Rose Byrne says she like to keep pretty “church and state” with her work life and her family life, but she admits that some moments on her new comedy-drama Physical were dark enough to literally give her nightmares.
In a mesmerising lead performance, which will surely be in the conversation come awards time this year, the Aussie actor plays Sheila Rubin, a seemingly dutiful, but privately tortured housewife in 1980s San Diego. Portrayed with searing honesty by Byrne, sporting big hair and clothes from the decade that fashion forgot, new mother Sheila is hiding a range of personal demons stemming from her crippling self-esteem and body image issues but finds purpose, empowerment and possibly salvation in the fledgling field of aerobics.
Byrne, who says she has never been gladder to have an Australian passport than this past, Covid-ravaged year, generally prefers to leave her work behind when she comes home to Rocco and Rafa, her two sons with actor and frequent collaborator partner Bobby Cannavale.
“I have two little kids and they could care less if I am having a bad day at work or wherever,” she says with a laugh over Zoom from her home town of Sydney.
But she adds that there were times when the confronting scenes she was filming with stand-up comedian Rory Scovel, who plays her overbearing, self-centred, hypocritical husband Danny – a one-time ‘60s radical turned political aspirant – proved difficult to shake off once she had left the ‘80s-era perfect set of their marital home.
“By the end I was having bad dreams and I needed to get off the set,” she says. “It was starting to seep into my subconscious in a way that was not good. It was dark. I love Rory and he’s a stand-up comedian and he would be bringing the joy to set every day and making everybody laugh, thank God. But by the end, I did feel like I had to get out of that house.”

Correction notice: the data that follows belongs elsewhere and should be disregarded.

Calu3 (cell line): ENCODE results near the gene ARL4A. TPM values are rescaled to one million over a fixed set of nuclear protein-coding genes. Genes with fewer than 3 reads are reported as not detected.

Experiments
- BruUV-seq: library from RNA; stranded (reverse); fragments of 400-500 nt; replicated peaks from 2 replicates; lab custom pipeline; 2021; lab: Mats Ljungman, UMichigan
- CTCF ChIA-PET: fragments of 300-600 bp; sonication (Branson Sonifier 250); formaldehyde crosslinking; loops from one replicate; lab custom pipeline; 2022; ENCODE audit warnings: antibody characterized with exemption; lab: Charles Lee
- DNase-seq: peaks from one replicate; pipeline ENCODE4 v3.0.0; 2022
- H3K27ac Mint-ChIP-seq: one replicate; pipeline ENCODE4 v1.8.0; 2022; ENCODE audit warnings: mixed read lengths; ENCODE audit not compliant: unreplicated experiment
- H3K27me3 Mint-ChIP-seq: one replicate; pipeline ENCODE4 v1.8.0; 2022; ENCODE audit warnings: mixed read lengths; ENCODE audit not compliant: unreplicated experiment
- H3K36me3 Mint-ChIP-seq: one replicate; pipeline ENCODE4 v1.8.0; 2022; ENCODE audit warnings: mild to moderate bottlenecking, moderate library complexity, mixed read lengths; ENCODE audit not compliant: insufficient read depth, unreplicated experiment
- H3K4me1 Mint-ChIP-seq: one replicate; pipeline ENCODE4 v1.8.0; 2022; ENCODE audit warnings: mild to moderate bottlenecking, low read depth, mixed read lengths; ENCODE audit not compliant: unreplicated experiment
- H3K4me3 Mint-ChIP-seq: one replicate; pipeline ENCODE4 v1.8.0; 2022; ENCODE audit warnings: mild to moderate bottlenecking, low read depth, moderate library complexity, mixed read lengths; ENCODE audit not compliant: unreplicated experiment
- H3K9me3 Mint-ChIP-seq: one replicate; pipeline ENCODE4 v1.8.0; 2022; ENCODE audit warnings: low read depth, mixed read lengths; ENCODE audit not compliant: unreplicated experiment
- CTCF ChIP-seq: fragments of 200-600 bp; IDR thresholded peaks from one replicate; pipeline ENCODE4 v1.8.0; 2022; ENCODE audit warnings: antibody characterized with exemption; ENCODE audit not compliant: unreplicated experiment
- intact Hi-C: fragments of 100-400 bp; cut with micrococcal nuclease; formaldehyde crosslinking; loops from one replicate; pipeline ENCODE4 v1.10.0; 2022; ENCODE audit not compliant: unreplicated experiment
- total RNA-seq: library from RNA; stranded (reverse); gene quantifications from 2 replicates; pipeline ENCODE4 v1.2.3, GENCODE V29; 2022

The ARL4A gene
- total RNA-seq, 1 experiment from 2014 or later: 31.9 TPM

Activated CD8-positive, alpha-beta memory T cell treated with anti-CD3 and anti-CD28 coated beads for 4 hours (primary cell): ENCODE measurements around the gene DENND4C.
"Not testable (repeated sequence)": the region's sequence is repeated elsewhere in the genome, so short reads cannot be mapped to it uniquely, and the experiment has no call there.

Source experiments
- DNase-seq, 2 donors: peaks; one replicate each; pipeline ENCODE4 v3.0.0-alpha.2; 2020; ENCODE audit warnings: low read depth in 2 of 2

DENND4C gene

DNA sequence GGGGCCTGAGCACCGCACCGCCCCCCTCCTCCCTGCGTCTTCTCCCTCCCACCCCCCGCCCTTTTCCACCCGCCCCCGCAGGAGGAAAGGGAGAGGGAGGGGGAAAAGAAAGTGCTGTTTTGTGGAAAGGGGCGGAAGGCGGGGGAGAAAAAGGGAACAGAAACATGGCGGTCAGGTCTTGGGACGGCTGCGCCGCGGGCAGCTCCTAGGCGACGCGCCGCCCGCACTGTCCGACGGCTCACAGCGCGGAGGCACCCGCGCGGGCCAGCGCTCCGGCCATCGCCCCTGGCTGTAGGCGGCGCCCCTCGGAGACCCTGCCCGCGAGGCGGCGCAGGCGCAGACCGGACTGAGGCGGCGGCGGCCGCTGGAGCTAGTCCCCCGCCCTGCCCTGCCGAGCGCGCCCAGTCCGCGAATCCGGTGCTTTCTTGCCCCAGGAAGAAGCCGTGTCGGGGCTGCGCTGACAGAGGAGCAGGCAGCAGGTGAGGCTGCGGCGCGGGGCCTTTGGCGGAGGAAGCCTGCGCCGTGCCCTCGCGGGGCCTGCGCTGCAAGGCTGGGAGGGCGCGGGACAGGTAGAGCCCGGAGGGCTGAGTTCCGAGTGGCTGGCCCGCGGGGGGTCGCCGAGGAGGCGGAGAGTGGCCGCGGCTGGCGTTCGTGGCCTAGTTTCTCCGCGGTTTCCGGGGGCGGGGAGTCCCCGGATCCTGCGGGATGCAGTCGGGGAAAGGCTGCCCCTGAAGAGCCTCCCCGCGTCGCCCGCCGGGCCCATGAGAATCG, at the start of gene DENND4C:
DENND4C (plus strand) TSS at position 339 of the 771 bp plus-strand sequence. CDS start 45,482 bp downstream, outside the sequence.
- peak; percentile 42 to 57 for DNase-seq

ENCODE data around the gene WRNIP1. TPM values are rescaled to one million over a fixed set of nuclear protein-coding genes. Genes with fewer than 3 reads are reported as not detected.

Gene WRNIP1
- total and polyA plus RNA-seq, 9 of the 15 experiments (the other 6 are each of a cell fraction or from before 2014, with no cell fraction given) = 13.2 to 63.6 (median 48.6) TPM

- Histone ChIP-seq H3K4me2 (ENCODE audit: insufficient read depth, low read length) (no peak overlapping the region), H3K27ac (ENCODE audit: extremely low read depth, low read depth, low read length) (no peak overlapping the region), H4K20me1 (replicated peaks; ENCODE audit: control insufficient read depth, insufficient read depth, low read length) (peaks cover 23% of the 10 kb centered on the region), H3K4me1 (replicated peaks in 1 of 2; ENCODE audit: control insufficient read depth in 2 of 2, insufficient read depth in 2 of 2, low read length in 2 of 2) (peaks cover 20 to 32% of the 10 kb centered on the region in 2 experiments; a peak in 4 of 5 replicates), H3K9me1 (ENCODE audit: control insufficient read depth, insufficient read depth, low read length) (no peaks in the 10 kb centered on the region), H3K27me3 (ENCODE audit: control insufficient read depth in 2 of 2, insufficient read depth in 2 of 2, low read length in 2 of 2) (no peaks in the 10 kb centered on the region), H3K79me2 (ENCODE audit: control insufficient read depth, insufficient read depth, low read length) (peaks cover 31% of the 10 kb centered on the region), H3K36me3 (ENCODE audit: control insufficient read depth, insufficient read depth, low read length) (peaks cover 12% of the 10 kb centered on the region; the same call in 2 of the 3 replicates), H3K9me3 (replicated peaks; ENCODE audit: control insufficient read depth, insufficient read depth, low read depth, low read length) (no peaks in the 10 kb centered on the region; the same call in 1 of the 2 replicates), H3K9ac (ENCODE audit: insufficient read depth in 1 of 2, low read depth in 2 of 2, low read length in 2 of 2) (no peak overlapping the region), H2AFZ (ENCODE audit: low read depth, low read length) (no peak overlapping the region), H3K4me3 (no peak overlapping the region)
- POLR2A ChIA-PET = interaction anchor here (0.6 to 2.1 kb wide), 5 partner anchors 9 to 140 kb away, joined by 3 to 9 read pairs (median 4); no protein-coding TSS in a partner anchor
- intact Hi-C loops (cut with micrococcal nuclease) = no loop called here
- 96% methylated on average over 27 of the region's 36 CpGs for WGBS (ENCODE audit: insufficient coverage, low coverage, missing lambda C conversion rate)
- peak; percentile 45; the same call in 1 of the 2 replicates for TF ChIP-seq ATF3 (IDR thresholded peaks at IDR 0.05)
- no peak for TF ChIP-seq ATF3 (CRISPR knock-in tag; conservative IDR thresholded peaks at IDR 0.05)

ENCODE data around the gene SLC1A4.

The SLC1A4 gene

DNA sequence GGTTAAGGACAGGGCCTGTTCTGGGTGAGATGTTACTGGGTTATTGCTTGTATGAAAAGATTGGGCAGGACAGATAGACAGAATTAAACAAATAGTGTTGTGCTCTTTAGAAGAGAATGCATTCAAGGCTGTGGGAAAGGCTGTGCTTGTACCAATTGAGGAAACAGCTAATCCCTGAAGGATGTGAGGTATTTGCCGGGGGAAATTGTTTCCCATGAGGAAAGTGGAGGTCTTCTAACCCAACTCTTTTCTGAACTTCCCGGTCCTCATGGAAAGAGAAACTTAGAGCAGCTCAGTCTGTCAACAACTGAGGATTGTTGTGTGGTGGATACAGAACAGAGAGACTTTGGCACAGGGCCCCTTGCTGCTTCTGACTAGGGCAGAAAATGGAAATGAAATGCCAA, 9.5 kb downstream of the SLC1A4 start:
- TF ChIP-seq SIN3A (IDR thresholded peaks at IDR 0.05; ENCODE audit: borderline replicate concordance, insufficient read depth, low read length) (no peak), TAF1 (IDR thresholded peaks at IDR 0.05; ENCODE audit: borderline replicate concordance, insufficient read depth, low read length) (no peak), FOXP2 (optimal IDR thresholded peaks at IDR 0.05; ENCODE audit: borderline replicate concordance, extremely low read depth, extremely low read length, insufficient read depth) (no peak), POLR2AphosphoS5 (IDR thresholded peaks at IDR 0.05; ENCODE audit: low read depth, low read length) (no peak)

Byrne wasn’t the only one who found the filming tough at times, particularly given the black comedy’s device of letting audiences hear Sheila’s inner monologue, which can be excruciating, tragic, hilarious and sometimes downright cruel. Physical creator Annie Weisman based the show on her experiences of growing up in San Diego in the 1980s and sometimes the brutal truth of the words she had put into the script were a bit too much for her to see realised on screen.
“It’s funny, there are so many things that are uncomfortable in this show and often we’d be filming uncomfortable scenes and Annie just wouldn’t be there,” says Byrne. “I’d be like ‘where’s Annie’ and she’d be hiding in her car. I’d say ‘you wrote this – why aren’t you here?’. So, I knew it was having an effect and that’s exciting. Physical may be polarising, but I am excited to be part of something that starts a conversation and it really will I think.”
Byrne thinks it’s that very honesty and truth, no matter how uncomfortable, that audiences will relate to in Physical. She says that Sheila is essentially an antihero, who is not always likeable for the choices she makes, but it was that complexity that made it so appealing to commit to what is her biggest television project since her acclaimed performance in the US legal drama Damages.